Other dogs are serious chewers who easily break apart toys, balls, bones, or rawhides and swallow the pieces. Yet the Food and Drug Administration doesn’t regulate dog toys, and the Consumer Product Safety Commission only regulates pet toys that can be proven to put consumers (people, not dogs) at risk.
In addition, puppies are at risk for gi tract blockage caused by severe roundworm infestation.
Diagnosis and Treatment
Many veterinarians and veterinary specialists are trained in the use of a tool called an endoscope. Endoscopes combine a very small camera with a very bright light source on the end of a flexible tube. The tube is inserted into the esophagus of an anesthetized patient, and can be advanced through the stomach and into the proximal part of the small intestine to visualize foreign bodies causing blockages.
Grabbing tools can be advanced through the tube and in the case of small foreign bodies, used to retrieve the foreign bodies. Most endoscopes are not long enough to extend past the initial part of the small intestine, so foreign bodies that are farther along cannot typically be retrieved.
Most gastrointestinal obstructions need to be removed surgically. If the obstruction has only been present for a short period of time, a simple enterotomy can be used to remove it. The longer an obstruction is present, the more likely that the intestinal blood supply is compromised and the intestines immediately above and below the obstruction are devitalized.
In these cases a procedure called a resection and anastomosis must be performed, the entire section of devitalized bowel removed, and the ends rejoined. This is true as well with tumors that are growing from the walls of the intestines and obstructing the inside. There are potential complications associated with both procedures, however resection and anastomoses have a higher percentage of them.
The canine equivalent of Crohn’s disease in people is known as inflammatory bowel disease. Dogs receive some of the same treatments as humans to manage the condition. It can take some time for you and your vet to find the right dietary and medical combination to help your dog. Once you find what works, it’s likely your pet will require that diet and possibly those drugs for the rest of his life.
What is Inflammatory Bowel Disease?
Inflammatory bowel disease (IBD) is not a specific disease. Rather, it is a specific reaction that the stomach or intestines have to chronic irritation. The intestinal lining of a dog with inflammatory bowel disease becomes chronically inflamed, resulting in a lack of proper nutrient digestion and absorption. The constant irritation causes thickening of the bowel wall, which affects the ability to move food.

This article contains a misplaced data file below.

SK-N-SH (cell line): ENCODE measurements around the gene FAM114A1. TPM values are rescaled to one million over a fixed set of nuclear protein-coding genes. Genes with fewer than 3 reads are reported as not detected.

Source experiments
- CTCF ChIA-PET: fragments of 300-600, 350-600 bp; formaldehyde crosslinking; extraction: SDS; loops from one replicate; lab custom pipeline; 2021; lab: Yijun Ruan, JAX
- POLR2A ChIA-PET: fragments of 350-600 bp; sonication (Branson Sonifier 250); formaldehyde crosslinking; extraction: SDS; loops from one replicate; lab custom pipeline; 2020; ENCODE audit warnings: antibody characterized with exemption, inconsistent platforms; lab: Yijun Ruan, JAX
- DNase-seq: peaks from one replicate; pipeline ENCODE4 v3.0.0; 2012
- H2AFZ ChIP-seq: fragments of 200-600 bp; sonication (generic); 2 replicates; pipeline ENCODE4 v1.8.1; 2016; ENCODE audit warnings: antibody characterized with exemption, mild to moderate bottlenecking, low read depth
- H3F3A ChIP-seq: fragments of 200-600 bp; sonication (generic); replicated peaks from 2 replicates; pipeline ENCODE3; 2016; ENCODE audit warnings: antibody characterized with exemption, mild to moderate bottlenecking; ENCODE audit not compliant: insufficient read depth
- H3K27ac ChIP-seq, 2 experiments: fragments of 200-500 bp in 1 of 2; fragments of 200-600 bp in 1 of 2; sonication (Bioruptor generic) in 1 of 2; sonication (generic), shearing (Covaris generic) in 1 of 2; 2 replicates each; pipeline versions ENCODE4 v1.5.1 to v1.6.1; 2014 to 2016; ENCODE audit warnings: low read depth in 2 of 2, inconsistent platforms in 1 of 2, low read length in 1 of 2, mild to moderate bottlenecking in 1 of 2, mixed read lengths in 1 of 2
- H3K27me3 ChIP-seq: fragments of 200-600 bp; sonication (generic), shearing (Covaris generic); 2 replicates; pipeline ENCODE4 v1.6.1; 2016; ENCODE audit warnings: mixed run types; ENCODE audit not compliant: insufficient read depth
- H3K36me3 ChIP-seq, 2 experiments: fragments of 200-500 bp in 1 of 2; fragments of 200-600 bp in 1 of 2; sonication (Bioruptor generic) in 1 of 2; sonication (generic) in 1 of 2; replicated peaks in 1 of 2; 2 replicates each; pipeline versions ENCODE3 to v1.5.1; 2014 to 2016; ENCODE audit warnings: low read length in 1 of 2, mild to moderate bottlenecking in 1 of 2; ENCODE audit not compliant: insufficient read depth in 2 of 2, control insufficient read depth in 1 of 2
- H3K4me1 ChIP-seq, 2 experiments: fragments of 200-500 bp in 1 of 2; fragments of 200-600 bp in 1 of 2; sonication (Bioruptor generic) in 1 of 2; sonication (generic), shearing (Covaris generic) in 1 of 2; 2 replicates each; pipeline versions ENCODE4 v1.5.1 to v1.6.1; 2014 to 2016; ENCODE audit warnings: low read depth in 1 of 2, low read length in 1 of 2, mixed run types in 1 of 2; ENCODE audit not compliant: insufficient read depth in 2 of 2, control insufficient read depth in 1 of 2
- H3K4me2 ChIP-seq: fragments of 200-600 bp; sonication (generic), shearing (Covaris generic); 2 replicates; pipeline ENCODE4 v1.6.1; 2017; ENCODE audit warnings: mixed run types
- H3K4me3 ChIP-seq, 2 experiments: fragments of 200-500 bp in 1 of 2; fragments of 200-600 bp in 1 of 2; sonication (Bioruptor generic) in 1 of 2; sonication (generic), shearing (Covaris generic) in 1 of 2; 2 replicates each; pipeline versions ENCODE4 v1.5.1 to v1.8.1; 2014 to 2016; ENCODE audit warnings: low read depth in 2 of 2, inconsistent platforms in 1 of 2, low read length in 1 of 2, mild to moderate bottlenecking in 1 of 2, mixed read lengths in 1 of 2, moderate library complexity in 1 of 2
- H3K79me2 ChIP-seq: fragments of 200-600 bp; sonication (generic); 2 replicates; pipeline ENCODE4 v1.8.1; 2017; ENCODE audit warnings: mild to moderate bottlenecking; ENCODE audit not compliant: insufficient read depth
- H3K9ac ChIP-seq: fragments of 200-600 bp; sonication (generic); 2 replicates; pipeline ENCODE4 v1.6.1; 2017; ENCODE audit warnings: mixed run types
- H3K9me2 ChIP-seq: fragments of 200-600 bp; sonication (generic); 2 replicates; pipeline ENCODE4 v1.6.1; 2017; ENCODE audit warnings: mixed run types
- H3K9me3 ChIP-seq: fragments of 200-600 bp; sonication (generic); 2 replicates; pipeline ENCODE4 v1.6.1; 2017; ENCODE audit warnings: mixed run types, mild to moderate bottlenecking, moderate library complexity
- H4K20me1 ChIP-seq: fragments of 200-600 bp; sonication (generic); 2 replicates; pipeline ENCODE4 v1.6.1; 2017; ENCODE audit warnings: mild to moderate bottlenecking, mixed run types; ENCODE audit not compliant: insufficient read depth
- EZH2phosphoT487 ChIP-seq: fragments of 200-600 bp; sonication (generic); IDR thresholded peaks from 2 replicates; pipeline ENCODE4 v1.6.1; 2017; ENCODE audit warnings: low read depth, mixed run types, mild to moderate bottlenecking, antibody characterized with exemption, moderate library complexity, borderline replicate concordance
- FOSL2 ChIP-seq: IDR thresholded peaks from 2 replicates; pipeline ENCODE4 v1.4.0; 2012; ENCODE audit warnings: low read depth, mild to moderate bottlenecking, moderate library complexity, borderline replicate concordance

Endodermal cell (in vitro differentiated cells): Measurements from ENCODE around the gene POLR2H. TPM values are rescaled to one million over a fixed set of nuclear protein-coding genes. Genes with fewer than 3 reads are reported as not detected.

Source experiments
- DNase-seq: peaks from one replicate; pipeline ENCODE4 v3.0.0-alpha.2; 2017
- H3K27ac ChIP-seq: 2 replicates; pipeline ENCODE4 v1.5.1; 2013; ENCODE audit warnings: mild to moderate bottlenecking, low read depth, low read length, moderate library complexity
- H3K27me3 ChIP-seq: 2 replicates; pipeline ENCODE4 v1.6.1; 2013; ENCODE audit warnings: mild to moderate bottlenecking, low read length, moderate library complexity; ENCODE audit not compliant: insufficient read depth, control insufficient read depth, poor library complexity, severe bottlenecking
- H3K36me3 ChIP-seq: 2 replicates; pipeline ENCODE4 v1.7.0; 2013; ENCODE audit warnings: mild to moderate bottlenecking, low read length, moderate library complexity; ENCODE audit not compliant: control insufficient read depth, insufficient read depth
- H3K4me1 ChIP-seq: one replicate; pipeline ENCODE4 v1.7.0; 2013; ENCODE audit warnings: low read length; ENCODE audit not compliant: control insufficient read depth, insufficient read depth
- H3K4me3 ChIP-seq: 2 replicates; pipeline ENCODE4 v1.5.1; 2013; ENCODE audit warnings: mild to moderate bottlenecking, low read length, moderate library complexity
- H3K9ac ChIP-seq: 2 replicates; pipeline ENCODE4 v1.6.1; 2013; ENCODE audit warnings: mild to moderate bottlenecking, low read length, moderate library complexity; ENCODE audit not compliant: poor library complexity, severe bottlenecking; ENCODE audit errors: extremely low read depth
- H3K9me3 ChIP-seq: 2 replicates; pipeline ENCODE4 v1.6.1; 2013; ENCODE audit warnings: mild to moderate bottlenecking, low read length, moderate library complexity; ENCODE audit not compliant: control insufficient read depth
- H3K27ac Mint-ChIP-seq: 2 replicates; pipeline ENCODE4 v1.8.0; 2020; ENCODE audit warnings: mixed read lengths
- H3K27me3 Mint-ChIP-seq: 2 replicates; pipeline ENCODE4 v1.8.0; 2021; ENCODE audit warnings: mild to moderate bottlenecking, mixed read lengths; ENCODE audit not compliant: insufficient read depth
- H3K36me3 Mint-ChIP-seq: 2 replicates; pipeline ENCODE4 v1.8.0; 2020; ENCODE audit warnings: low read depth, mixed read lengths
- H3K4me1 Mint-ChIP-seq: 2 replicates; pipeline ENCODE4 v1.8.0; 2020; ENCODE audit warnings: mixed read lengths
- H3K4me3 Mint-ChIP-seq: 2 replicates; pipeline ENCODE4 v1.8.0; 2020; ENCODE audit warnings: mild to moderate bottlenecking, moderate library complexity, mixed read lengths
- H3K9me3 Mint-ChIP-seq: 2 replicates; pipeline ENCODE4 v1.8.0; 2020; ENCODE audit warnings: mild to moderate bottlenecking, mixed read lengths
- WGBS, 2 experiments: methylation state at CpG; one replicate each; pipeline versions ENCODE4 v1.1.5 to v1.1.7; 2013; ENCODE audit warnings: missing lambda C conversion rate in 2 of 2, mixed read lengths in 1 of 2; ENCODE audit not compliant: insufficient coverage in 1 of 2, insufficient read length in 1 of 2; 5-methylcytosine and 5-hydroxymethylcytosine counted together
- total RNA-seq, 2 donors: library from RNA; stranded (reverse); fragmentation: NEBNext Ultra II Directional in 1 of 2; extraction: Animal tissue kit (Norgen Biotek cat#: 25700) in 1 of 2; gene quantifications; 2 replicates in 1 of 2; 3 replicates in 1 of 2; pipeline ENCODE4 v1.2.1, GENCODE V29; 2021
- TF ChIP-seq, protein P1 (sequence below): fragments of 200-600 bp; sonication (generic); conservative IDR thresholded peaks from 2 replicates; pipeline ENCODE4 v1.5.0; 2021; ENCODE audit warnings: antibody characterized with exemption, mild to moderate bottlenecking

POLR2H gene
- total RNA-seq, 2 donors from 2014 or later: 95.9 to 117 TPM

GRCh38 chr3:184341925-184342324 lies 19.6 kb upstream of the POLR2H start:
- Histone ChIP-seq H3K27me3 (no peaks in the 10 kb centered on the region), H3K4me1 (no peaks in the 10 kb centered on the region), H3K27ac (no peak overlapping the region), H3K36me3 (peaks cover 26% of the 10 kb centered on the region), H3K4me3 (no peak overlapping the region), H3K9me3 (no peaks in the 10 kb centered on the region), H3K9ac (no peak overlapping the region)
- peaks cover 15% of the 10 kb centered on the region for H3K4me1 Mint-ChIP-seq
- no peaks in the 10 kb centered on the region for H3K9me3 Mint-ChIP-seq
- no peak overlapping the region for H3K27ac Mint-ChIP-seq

Inflammatory bowel disease may occur because of an allergic reaction, but the majority of cases are idiopathic, meaning there is no known cause.
What are the clinical signs of IBD?
If the stomach is involved, your dog will have chronic vomiting. If the intestines are involved, chronic diarrhea will occur. This is the most common form. In some dogs, both parts of the digestive tract are involved, so both vomiting and diarrhea occur. If the disease occurs for several weeks to months, weight loss and poor appetite are common.
Symptoms of IBD include vomiting, weight loss, lethargy and fever, but the most obvious signs revolve around fecal output. Affected dogs experience diarrhea, and eliminate more often than normal. The loose stools come from the small bowel, rather than the large bowel.
Other than the diarrhea, your dog may appear fine. Inflammatory bowel disease symptoms most often occur in middle-aged dogs. While any dog can develop IBD, the disease is more common in German shepherds, Rottweilers, cocker spaniels, boxers, Shar-Peis and Yorkshire terriers.
How is IBD diagnosed?
The chronic irritation that causes IBD stimulates the body to send cells from the immune system to the affected area. The most commonly found cells are lymphocytes and plasmacytes. Occasionally, eosinophils and neutrophils will be found. Thus, the disease is diagnosed when these cells are identified in abnormal levels in the tissue.
In order to obtain these cells, a biopsy is required. In most cases, an endoscope is passed into the dog’s stomach or colon. A tiny biopsy instrument is passed through the endoscope and used to take small samples of the lining of the affected organ.